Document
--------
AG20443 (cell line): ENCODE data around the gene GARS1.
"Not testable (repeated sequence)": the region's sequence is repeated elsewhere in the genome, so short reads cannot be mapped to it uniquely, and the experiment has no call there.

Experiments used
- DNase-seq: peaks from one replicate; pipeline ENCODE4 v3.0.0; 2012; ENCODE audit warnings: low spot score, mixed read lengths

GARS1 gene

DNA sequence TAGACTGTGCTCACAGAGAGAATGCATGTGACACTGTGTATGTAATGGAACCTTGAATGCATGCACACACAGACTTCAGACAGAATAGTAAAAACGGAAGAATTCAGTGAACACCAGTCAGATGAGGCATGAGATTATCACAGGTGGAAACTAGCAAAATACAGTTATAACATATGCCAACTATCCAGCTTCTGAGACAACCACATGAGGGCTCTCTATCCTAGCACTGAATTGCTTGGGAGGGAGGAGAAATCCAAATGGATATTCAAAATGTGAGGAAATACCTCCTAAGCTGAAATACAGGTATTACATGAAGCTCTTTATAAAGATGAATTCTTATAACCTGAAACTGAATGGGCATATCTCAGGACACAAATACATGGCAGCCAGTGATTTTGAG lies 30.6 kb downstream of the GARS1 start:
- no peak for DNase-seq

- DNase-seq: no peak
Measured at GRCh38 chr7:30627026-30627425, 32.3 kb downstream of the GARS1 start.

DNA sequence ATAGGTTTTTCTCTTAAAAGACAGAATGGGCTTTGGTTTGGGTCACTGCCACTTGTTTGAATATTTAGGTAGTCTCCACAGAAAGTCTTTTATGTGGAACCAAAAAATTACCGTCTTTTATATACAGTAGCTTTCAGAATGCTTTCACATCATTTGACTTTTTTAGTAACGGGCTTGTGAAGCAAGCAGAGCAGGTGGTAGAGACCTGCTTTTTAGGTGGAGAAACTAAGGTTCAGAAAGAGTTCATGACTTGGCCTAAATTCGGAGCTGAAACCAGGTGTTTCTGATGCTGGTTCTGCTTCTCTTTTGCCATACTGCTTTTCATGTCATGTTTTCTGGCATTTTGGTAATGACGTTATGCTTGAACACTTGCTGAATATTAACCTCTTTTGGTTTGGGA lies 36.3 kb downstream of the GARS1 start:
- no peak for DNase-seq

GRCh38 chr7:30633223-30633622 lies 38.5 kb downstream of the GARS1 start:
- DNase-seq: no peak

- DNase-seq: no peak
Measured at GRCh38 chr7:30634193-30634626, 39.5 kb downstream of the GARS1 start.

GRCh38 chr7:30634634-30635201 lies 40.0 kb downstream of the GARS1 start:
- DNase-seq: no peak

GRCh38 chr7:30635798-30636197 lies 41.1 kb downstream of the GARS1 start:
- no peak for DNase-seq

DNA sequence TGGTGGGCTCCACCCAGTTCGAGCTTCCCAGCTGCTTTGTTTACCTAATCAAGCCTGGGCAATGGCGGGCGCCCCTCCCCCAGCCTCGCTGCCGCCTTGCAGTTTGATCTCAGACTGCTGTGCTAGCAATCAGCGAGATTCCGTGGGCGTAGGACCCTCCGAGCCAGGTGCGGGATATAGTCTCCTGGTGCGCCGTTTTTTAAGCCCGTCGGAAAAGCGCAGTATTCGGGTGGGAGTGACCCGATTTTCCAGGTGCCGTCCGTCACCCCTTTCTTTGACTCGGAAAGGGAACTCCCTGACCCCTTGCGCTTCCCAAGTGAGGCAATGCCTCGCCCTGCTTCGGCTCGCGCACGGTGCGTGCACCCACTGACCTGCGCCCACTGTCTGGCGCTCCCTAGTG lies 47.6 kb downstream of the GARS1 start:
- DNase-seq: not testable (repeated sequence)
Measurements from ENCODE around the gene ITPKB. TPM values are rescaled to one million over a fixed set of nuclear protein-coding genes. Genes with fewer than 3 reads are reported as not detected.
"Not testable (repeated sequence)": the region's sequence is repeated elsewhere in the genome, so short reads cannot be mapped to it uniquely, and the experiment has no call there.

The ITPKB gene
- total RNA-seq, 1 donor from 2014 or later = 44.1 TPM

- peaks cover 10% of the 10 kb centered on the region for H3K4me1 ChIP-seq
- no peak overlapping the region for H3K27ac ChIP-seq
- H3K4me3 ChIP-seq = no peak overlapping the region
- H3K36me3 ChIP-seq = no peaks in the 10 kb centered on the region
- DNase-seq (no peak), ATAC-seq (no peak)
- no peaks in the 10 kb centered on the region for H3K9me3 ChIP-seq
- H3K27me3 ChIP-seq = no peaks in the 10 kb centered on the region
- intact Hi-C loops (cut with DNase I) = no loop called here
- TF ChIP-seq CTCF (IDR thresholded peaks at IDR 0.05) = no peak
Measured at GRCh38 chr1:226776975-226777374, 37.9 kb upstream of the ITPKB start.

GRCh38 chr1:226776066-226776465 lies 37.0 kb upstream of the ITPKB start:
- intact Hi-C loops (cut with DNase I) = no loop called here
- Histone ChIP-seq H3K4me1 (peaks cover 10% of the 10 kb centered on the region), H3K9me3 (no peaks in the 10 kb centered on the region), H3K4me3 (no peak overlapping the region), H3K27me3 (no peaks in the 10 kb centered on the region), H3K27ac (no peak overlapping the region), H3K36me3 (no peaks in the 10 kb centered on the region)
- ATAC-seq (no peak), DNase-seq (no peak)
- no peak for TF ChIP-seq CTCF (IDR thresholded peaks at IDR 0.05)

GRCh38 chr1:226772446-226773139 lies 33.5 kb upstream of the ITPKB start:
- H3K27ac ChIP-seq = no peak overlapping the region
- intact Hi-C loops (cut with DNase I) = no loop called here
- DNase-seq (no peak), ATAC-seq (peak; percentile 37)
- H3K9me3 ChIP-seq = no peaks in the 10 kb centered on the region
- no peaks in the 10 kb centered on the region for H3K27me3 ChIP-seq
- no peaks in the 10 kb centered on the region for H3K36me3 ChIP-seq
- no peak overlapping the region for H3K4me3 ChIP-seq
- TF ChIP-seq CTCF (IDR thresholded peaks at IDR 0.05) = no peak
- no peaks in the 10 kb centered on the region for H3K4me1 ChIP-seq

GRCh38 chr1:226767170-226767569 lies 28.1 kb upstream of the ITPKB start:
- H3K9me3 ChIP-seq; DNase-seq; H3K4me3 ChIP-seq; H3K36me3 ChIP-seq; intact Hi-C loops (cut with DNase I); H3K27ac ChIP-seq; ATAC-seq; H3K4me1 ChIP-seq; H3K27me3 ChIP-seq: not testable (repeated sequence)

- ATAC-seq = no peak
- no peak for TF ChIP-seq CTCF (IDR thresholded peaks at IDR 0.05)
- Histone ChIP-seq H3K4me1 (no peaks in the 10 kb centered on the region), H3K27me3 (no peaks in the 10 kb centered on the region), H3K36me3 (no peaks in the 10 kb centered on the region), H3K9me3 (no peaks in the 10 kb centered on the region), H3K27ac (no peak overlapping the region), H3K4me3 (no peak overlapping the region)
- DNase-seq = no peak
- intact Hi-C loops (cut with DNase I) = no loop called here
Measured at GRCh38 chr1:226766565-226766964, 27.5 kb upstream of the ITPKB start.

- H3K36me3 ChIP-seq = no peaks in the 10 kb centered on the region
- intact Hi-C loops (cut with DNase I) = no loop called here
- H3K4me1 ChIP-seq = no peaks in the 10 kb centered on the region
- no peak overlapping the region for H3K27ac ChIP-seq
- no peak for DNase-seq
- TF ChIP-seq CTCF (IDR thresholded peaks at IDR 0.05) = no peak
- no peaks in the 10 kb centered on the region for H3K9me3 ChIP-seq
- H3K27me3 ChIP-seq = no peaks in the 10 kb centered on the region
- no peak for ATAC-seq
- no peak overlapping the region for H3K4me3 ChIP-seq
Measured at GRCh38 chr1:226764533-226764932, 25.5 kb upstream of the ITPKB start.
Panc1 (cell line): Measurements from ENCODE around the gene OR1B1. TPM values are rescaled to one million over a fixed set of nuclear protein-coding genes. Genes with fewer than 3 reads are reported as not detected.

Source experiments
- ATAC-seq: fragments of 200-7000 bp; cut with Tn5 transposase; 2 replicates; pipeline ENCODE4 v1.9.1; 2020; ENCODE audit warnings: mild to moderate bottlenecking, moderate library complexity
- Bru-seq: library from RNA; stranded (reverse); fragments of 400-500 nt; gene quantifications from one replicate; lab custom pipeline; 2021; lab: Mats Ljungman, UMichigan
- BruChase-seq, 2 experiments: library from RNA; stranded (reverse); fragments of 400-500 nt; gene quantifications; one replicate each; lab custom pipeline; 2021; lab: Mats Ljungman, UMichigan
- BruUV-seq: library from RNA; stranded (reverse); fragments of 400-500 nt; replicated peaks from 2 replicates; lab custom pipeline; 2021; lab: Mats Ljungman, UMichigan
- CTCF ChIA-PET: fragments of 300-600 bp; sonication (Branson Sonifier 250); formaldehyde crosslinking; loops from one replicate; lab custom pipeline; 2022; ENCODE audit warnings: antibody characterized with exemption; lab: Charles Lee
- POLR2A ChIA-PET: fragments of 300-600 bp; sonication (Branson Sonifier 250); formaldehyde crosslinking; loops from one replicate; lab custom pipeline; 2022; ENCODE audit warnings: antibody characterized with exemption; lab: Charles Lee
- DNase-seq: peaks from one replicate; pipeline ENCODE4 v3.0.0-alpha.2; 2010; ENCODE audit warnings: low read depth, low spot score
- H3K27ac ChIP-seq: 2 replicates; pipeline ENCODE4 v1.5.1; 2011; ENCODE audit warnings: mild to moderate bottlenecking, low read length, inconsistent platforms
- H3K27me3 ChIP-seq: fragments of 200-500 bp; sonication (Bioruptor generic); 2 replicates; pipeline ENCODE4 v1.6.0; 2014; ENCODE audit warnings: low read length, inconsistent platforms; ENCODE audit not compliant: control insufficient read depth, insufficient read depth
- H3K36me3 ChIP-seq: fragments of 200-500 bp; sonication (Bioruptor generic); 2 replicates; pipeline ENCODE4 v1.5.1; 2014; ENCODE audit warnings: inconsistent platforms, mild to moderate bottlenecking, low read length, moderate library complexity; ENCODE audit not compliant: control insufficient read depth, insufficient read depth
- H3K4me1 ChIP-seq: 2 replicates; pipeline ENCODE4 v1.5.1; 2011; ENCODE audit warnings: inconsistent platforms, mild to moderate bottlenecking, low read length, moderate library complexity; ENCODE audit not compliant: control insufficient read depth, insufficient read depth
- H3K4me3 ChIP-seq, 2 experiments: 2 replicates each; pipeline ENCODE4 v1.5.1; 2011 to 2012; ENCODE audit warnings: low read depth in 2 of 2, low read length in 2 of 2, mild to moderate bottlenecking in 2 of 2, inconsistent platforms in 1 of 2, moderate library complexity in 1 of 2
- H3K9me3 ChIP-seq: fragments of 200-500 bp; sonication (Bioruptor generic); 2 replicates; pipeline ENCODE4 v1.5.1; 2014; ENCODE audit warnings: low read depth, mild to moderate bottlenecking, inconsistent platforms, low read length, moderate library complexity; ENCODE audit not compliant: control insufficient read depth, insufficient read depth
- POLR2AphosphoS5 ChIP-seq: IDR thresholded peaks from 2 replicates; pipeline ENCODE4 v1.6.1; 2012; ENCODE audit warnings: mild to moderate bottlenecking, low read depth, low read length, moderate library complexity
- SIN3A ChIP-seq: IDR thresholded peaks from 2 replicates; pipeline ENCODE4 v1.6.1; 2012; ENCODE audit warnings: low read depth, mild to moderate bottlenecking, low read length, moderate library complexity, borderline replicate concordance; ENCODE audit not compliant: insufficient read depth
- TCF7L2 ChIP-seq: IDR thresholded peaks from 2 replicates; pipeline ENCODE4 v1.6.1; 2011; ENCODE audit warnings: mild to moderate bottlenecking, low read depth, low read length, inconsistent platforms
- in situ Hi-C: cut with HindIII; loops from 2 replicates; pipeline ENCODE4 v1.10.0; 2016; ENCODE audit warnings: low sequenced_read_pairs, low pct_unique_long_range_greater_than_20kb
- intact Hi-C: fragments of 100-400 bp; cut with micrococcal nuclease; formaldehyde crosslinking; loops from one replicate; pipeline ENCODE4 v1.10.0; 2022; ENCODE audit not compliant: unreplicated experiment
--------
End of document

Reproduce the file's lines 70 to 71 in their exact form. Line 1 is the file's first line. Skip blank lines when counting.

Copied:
Panc1 (cell line): Measurements from ENCODE around the gene OR1B1. TPM values are rescaled to one million over a fixed set of nuclear protein-coding genes. Genes with fewer than 3 reads are reported as not detected.

Source experiments